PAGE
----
By Ali Mignone, Stage Manager for Strings Music Festival

I move a lot of chairs and music stands around the Strings Music Pavilion these days, usually in the service of setting up or striking an orchestra. Luckily for me, hundreds of years of music history provide a road map for my organizational and logistical efforts. A western orchestra is made up of four sections, or families—strings, woodwinds, brass and percussion—and the location of each instrument onstage is pretty standard.

Strings: instruments that make sound from strings that are plucked (guitar, harp), bowed (violin) or struck (dulcimer, piano).

Woodwinds: instruments that make sound by having air blown into them, either across an edge (flute), through a reed (clarinet, saxophone), or between two reeds (bassoon.)

Brass: instruments that make sound by vibrating air through the lips into a mouthpiece. They may or may not be made out of metal.


Percussion: instruments that make sound by being hit, shaken, scratched or rubbed.

Notice that these families have nothing to do with what the instrument is made from, and everything to do with how each group produces sound. Flutes and saxophones are both made of metal, but they belong to the woodwind family, not the brass, because they don’t use the lip vibration method to make sound. It could certainly be argued that brass instruments and woodwinds are cousins, since they both produce sound with air. But the method of producing the sound and the resulting timbre of the sound are so different between the groups that they’re categorized as separate families.

It can also be argued that, instead of being a string instrument, the piano belongs to the percussion family because it produces sound by hammers hitting the strings. In fact, after (admittedly brief) research online, it seems that the question of which family can claim the piano is an ongoing argument among people who care about such things. For my purposes, which consist solely of “where do I put this onstage?”, the piano is a string instrument and sits behind the violins in orchestra setup.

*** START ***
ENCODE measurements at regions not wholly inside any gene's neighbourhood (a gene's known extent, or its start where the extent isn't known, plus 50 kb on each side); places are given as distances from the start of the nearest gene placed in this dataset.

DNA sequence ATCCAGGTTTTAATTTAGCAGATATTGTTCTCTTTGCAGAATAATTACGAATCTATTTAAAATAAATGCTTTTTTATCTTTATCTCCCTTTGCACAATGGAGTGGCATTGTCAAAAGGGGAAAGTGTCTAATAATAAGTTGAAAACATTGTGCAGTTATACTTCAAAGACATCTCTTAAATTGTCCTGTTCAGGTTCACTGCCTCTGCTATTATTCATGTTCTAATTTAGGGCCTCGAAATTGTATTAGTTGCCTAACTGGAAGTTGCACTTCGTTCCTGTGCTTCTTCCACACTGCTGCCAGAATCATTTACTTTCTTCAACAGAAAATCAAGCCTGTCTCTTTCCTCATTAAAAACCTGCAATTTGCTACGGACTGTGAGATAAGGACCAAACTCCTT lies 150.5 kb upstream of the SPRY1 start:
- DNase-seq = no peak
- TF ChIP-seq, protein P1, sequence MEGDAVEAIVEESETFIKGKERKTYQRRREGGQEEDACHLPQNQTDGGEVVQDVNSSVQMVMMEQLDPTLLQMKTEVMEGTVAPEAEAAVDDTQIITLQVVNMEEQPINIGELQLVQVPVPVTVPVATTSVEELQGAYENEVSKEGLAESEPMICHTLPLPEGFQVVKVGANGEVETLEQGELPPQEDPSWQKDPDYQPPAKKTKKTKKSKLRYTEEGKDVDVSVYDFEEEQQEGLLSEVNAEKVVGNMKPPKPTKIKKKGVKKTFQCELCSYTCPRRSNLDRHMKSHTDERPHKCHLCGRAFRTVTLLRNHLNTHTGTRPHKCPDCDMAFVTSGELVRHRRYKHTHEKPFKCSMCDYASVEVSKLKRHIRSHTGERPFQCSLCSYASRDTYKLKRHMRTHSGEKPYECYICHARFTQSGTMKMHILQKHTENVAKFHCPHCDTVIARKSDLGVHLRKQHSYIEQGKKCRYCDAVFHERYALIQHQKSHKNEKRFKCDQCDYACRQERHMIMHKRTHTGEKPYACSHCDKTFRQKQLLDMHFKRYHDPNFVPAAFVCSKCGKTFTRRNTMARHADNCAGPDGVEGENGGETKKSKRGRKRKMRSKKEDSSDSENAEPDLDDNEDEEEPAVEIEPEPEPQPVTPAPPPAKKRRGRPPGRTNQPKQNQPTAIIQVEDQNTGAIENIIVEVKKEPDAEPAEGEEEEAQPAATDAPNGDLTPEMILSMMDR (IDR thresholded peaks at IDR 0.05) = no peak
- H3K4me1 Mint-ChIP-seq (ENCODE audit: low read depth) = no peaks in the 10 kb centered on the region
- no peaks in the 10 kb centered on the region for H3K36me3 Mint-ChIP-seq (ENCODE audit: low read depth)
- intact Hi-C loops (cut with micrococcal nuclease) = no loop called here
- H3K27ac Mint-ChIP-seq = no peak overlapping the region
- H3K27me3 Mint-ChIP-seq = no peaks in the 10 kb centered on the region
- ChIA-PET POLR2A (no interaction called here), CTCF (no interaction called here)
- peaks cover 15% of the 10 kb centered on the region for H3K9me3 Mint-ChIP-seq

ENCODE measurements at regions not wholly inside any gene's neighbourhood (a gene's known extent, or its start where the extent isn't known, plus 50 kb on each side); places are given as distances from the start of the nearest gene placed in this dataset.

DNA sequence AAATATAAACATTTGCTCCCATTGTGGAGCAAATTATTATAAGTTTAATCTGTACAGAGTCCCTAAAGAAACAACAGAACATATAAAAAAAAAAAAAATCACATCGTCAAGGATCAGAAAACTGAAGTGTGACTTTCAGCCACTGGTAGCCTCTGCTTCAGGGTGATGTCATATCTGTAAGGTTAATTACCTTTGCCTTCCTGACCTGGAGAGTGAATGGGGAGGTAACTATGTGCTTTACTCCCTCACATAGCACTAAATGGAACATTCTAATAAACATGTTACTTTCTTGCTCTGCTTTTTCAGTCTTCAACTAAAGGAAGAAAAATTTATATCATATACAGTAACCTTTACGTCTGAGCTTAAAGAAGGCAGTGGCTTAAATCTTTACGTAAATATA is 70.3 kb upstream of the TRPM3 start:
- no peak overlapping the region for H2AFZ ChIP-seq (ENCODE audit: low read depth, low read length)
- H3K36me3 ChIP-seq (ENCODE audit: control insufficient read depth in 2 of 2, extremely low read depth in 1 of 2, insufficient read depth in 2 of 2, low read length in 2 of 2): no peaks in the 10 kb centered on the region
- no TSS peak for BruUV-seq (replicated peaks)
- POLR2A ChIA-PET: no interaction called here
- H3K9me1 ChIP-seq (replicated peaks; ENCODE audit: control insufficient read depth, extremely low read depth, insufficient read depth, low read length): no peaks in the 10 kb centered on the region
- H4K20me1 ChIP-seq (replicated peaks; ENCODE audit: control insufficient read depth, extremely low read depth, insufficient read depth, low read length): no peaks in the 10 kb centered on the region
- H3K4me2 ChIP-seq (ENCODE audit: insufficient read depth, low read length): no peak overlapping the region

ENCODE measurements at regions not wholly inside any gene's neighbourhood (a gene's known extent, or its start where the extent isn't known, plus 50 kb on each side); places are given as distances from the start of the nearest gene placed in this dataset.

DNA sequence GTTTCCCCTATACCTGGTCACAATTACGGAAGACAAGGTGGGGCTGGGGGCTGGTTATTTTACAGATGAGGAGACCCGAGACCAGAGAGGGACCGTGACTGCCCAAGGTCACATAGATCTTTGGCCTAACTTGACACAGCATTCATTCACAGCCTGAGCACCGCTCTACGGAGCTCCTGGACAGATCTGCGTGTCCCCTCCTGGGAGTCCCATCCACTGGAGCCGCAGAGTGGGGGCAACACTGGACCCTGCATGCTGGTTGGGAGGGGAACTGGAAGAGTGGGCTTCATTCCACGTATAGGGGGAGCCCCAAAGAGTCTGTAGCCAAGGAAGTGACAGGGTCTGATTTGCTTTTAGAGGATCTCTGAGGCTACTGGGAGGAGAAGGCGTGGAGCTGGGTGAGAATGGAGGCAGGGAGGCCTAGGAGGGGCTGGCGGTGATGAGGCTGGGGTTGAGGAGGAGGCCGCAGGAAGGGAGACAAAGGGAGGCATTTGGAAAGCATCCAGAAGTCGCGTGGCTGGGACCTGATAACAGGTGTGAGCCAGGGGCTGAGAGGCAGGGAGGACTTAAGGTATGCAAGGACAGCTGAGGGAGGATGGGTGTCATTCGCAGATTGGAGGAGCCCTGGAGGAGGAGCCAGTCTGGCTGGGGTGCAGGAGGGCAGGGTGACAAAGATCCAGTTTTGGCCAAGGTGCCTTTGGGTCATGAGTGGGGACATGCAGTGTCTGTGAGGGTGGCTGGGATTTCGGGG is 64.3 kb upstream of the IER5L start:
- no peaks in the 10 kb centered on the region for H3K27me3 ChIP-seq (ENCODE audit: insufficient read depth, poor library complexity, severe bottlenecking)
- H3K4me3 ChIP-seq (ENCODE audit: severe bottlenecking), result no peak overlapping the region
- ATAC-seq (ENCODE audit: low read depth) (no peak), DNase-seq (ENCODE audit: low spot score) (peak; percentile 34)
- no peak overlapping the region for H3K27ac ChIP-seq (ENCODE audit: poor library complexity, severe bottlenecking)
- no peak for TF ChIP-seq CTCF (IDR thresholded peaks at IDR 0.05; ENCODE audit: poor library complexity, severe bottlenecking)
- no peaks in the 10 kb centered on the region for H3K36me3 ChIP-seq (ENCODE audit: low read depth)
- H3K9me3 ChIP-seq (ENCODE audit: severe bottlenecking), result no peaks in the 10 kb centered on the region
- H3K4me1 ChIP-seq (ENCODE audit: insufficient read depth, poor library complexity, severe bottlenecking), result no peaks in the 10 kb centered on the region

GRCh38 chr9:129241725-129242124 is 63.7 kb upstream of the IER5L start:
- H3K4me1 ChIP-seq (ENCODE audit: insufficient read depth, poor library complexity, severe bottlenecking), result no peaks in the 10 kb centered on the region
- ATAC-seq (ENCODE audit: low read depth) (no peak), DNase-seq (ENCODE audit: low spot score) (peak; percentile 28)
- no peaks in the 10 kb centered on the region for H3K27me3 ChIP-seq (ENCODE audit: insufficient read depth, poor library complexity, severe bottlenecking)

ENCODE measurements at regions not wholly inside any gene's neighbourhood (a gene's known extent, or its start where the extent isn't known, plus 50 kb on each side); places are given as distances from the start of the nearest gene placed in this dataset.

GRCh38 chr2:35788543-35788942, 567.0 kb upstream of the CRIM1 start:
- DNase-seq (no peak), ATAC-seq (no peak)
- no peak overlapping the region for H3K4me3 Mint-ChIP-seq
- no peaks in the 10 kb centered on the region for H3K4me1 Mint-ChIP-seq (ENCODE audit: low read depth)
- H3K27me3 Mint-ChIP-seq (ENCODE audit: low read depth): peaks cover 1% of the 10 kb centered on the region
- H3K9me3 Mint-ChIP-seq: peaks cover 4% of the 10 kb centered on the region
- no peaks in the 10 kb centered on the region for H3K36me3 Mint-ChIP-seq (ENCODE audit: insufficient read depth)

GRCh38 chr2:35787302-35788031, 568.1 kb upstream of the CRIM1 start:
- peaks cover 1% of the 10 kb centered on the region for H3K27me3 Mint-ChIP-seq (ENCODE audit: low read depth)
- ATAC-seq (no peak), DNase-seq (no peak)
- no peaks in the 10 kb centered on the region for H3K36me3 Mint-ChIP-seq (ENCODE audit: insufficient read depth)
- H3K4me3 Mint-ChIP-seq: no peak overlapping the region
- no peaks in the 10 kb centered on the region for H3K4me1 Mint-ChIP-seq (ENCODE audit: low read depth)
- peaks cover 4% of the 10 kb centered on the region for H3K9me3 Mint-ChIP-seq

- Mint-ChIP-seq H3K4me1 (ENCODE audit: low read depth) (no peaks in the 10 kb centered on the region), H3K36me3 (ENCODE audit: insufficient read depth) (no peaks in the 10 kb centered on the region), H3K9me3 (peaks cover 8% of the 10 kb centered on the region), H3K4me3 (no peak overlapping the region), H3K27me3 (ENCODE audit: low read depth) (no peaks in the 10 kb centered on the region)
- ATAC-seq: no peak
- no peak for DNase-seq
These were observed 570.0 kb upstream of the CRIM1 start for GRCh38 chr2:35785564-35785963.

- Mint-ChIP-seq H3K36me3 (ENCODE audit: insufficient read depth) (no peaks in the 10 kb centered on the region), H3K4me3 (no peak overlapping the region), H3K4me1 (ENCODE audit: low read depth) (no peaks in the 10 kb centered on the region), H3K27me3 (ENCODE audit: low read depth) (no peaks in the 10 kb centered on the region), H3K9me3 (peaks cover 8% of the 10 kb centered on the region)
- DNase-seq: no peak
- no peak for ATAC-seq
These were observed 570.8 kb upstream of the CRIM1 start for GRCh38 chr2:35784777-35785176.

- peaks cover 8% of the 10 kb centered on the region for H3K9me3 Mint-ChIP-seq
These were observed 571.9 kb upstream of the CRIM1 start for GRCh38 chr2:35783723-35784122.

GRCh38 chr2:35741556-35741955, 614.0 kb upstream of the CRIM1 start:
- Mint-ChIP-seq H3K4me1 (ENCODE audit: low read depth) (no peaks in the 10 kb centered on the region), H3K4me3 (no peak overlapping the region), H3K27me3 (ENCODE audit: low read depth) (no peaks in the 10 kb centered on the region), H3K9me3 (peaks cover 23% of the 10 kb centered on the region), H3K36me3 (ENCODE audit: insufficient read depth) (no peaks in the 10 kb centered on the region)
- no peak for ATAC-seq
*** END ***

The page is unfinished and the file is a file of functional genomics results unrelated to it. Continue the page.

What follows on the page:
(Unless the orchestra is playing a piano concerto, and then the piano sits front and center in the solo position. Let’s not even mention the logistical nightmare that happens when the piano has a starring role in one piece, but has to move to its modest rear position for another piece in the same program. I’m so grateful that Strings’ pianos have wheels…)

Orchestra configurations can differ, depending on the instrumentation and the conductor’s preferences, but in general, the families are grouped together and set up from stage right to stage left like this: first violins, second violins, violas, cellos, basses behind cellos. Woodwinds are grouped together mid-stage, right behind the violas. Brass are usually in a row behind the winds, but occasionally they get grouped over by the basses if space is tight. Percussion goes behind everybody. Because the Strings stage is relatively shallow, I tend to set up timpani at stage left rear, behind the basses, and percussion at stage right rear, behind the violins.

At their kids’ performances, C Street Brass makes a reasonable-sounding trumpet onstage using just a piece of rubber tube and a plastic funnel. And just to prove that instrument families are about sound production method and not materials, if funnel-tubing guy shows up to play an orchestra concert, I’ll give him a seat in the brass section.


Upcoming events:

Tickets available at (970) 879-5056 and www.stringsmusicfestival.com.


Ali Mignone stage manages for Strings Music Festival, among other things. When she’s not telling roadies and musicians what to do, you can find her hiking, biking or skiing around the Yampa Valley and blogging at thequirkyquill.com.


Posted on August 1, 2016
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